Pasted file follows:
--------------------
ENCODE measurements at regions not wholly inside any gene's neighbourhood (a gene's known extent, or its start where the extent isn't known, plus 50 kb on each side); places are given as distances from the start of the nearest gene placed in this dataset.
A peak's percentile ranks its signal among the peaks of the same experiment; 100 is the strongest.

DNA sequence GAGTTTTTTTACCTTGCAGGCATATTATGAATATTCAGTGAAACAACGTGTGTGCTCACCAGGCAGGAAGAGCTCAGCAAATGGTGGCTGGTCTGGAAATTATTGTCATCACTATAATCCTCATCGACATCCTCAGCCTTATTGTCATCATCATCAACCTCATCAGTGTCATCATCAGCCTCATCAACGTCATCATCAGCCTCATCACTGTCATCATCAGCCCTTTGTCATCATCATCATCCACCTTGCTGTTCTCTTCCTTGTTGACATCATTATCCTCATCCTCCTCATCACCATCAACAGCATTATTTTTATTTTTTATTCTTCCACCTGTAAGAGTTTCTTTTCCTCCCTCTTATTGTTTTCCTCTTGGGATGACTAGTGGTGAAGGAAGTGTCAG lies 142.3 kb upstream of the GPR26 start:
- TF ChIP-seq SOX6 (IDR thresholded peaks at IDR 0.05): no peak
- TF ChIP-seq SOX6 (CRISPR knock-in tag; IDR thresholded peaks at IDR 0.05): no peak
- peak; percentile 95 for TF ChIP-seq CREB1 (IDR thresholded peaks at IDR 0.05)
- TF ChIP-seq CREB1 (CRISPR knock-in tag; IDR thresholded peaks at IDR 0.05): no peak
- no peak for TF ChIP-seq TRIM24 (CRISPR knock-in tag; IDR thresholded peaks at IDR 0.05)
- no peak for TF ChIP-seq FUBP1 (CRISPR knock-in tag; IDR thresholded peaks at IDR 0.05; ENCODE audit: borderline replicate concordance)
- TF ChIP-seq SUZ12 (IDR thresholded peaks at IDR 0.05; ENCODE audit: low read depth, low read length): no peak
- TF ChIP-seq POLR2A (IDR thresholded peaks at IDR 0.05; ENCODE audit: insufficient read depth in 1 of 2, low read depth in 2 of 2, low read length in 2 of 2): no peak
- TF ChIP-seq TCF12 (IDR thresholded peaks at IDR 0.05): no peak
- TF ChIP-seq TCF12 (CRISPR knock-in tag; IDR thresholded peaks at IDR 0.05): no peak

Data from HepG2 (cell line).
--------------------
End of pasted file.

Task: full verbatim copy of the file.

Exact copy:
ENCODE measurements at regions not wholly inside any gene's neighbourhood (a gene's known extent, or its start where the extent isn't known, plus 50 kb on each side); places are given as distances from the start of the nearest gene placed in this dataset.
A peak's percentile ranks its signal among the peaks of the same experiment; 100 is the strongest.

DNA sequence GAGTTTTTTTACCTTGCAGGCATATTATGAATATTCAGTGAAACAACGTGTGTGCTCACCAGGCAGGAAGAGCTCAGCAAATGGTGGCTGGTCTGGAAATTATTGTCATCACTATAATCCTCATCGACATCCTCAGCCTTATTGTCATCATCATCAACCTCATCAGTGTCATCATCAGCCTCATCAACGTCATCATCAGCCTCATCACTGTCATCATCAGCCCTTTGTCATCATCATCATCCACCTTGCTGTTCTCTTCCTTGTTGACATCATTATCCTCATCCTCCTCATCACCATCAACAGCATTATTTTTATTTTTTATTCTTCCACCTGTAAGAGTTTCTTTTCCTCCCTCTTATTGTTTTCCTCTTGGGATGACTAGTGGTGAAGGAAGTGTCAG lies 142.3 kb upstream of the GPR26 start:
- TF ChIP-seq SOX6 (IDR thresholded peaks at IDR 0.05): no peak
- TF ChIP-seq SOX6 (CRISPR knock-in tag; IDR thresholded peaks at IDR 0.05): no peak
- peak; percentile 95 for TF ChIP-seq CREB1 (IDR thresholded peaks at IDR 0.05)
- TF ChIP-seq CREB1 (CRISPR knock-in tag; IDR thresholded peaks at IDR 0.05): no peak
- no peak for TF ChIP-seq TRIM24 (CRISPR knock-in tag; IDR thresholded peaks at IDR 0.05)
- no peak for TF ChIP-seq FUBP1 (CRISPR knock-in tag; IDR thresholded peaks at IDR 0.05; ENCODE audit: borderline replicate concordance)
- TF ChIP-seq SUZ12 (IDR thresholded peaks at IDR 0.05; ENCODE audit: low read depth, low read length): no peak
- TF ChIP-seq POLR2A (IDR thresholded peaks at IDR 0.05; ENCODE audit: insufficient read depth in 1 of 2, low read depth in 2 of 2, low read length in 2 of 2): no peak
- TF ChIP-seq TCF12 (IDR thresholded peaks at IDR 0.05): no peak
- TF ChIP-seq TCF12 (CRISPR knock-in tag; IDR thresholded peaks at IDR 0.05): no peak

Data from HepG2 (cell line).